“Oldboy” is the second remake in as many months (following Kimberly Peirce’s new take on “Carrie”) to claim more fealty to its source material than to its cinematic predecessor, and the second to cower in the shadow of both. Based on the same comic book as Park Chan-Wook’s 2005 film of the same name, Spike Lee’s version offers no extra dimensions to its perfectly effed-up revenge story, instead reducing a brilliant examination of pain inflicted and repaid to the stuff of a slightly twisted star vehicle. Josh Brolin plays Joe Doucett, a boozy ad executive who scuttles a make-or-break deal after propositioning his client’s wife. Commemorating his failure with a drunken bender, Joe passes out in the street, only to awaken in a hotel room he soon discovers is inescapable. With no outside contact other than the mysterious person who delivers his meals, Joe soon begins reflecting on his wasteful self-destruction and decides to turn his life around. But after he is unceremoniously released back into the world some 20 years later, Joe struggles to reacclimate himself, eventually crossing paths with a benevolent physician named Marie (Elizabeth Olsen). Enlisting Marie’s help, Joe sets out to find his captors, to find out not just why he was imprisoned but, perhaps more crucially, why they decided to let him go.

Although he eventually incorporates his trademark dolly shot into Joe’s disoriented navigation of the world, Spike Lee feels mostly like a director for hire on “Oldboy,” at least in the sense that neither the material nor his approach indicates a deep level of personal investment. Lee vacillates between cinematic cool and visceral brutality with the characters and the action, indulging in theatrical flourishes — such as, well, pretty much everything Sharlto Copley (“Elysium”) does as Joe’s adversary — that bounce awkwardly off of the rest of the story’s physical and emotional rawness.

Part of the problem is that Mark Protosevich’s script does little to convey the duration — and significance — of 20 years’ imprisonment, with Brolin’s performance doing even less. Brolin gamely gains and loses weight as a signifier of his physical transformation, but other than the circumference of his gut, Joe seems scarcely 30 days older at the end of his imprisonment than at the beginning. Moreover, there’s an absence of insight — of some crucial epiphany — that drives his post-release choices. Self-improvement, depicted here as physical conditioning, trains the body but leaves the mind unaffected, and Joe’s sense of revenge overshadows anything resembling an actual new outlook on life, or at least a meaningful level of compassion that he may have lacked prior to being imprisoned.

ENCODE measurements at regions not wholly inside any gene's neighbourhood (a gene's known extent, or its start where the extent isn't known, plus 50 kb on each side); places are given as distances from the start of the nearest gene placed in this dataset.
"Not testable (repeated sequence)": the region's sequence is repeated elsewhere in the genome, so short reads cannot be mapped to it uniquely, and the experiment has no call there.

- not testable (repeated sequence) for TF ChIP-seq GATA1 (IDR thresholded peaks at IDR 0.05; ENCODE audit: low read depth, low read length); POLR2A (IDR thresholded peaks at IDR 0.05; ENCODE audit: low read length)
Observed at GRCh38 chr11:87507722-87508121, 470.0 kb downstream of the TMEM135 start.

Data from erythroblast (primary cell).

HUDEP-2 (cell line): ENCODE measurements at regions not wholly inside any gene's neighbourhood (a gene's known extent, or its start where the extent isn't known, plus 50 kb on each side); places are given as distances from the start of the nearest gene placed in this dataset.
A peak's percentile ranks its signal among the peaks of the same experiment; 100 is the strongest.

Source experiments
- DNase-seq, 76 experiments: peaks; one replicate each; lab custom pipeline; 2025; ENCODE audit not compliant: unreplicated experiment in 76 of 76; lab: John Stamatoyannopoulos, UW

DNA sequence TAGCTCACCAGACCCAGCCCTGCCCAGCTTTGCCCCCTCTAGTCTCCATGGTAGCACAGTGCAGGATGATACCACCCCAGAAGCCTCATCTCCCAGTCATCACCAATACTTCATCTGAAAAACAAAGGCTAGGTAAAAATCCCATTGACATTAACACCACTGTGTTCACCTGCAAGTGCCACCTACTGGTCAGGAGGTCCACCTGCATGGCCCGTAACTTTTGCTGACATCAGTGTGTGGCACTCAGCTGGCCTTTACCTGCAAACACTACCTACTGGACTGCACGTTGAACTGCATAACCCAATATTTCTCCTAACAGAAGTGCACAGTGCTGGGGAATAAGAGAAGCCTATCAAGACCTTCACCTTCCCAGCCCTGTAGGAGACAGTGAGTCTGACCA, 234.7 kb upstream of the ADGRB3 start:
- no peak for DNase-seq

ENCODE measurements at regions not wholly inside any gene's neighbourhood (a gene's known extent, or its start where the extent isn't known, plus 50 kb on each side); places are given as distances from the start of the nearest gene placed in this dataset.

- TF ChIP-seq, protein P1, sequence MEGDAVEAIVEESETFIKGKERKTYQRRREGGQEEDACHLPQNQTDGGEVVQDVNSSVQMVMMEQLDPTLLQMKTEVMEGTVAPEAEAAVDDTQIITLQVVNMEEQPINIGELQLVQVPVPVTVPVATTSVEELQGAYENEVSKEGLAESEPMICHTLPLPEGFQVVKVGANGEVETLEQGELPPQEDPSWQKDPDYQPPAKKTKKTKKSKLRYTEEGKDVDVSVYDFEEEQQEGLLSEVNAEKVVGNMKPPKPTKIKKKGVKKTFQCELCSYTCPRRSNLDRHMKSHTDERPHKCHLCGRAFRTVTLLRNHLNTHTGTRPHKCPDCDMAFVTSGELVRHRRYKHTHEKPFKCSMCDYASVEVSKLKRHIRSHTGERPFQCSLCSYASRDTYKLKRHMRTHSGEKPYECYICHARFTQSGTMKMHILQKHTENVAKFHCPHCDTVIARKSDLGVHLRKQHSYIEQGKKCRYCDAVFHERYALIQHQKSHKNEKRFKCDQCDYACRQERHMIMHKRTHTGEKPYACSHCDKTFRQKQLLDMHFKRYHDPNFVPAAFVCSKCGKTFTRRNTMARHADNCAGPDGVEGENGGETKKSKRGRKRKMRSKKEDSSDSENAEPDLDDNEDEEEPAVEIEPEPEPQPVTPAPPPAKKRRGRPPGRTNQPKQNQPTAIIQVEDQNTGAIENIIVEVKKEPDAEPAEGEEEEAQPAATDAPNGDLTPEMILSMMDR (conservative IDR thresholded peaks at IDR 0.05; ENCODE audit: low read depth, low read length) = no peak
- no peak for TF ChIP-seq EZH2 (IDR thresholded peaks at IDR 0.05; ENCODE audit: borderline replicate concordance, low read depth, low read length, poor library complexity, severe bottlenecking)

That said, Brolin’s complete embrace of Joe’s single-minded vengeance makes for some electrifying fight sequences, especially a centerpiece showdown with a small army of assailants.  It effectively reworks the side-scrolling action of Chan-Wook’s hammer fight as a more modern video game brawl, as Joe squares off with bad guys wielding knives and 2x4s as he climbs down from the top floor of a fortress-like building to the ground. But when the film’s focus is meant to be more on the emotional than physical repercussions of revenge, such set pieces ultimately fall short of reinforcing real ideas, other than “getting whacked with sticks and boards sure does hurt. The idea of being driven insane by betrayal — or even by avenging betrayal — is recurrent in the film, and it’s provocative enough for at least two films, even two based on the same material. But Lee’s failure to choose between movie-ness and deeper meaning leaves the concept under-explored, which is why his version of “Oldboy,” in part and as a whole, is momentarily gobsmacking but never quite as resonant as it should be.